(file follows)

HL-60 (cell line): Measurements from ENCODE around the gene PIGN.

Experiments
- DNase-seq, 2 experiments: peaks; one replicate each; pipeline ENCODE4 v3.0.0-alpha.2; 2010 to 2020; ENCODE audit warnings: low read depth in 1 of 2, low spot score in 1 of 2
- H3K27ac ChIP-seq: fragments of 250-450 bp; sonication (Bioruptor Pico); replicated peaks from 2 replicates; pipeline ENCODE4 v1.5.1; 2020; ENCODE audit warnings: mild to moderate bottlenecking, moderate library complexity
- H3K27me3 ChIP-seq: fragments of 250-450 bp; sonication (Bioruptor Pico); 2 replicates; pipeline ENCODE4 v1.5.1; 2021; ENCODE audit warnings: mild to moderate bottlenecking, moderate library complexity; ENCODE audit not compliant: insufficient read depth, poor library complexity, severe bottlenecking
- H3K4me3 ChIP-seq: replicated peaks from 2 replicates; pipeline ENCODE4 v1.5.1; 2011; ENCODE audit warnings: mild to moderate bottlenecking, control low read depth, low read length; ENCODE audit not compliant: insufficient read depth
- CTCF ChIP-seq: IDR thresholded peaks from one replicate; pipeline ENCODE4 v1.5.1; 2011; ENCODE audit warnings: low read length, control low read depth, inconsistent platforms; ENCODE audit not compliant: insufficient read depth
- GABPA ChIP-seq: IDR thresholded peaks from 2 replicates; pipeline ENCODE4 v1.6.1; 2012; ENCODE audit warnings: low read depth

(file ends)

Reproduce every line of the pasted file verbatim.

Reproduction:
HL-60 (cell line): Measurements from ENCODE around the gene PIGN.

Experiments
- DNase-seq, 2 experiments: peaks; one replicate each; pipeline ENCODE4 v3.0.0-alpha.2; 2010 to 2020; ENCODE audit warnings: low read depth in 1 of 2, low spot score in 1 of 2
- H3K27ac ChIP-seq: fragments of 250-450 bp; sonication (Bioruptor Pico); replicated peaks from 2 replicates; pipeline ENCODE4 v1.5.1; 2020; ENCODE audit warnings: mild to moderate bottlenecking, moderate library complexity
- H3K27me3 ChIP-seq: fragments of 250-450 bp; sonication (Bioruptor Pico); 2 replicates; pipeline ENCODE4 v1.5.1; 2021; ENCODE audit warnings: mild to moderate bottlenecking, moderate library complexity; ENCODE audit not compliant: insufficient read depth, poor library complexity, severe bottlenecking
- H3K4me3 ChIP-seq: replicated peaks from 2 replicates; pipeline ENCODE4 v1.5.1; 2011; ENCODE audit warnings: mild to moderate bottlenecking, control low read depth, low read length; ENCODE audit not compliant: insufficient read depth
- CTCF ChIP-seq: IDR thresholded peaks from one replicate; pipeline ENCODE4 v1.5.1; 2011; ENCODE audit warnings: low read length, control low read depth, inconsistent platforms; ENCODE audit not compliant: insufficient read depth
- GABPA ChIP-seq: IDR thresholded peaks from 2 replicates; pipeline ENCODE4 v1.6.1; 2012; ENCODE audit warnings: low read depth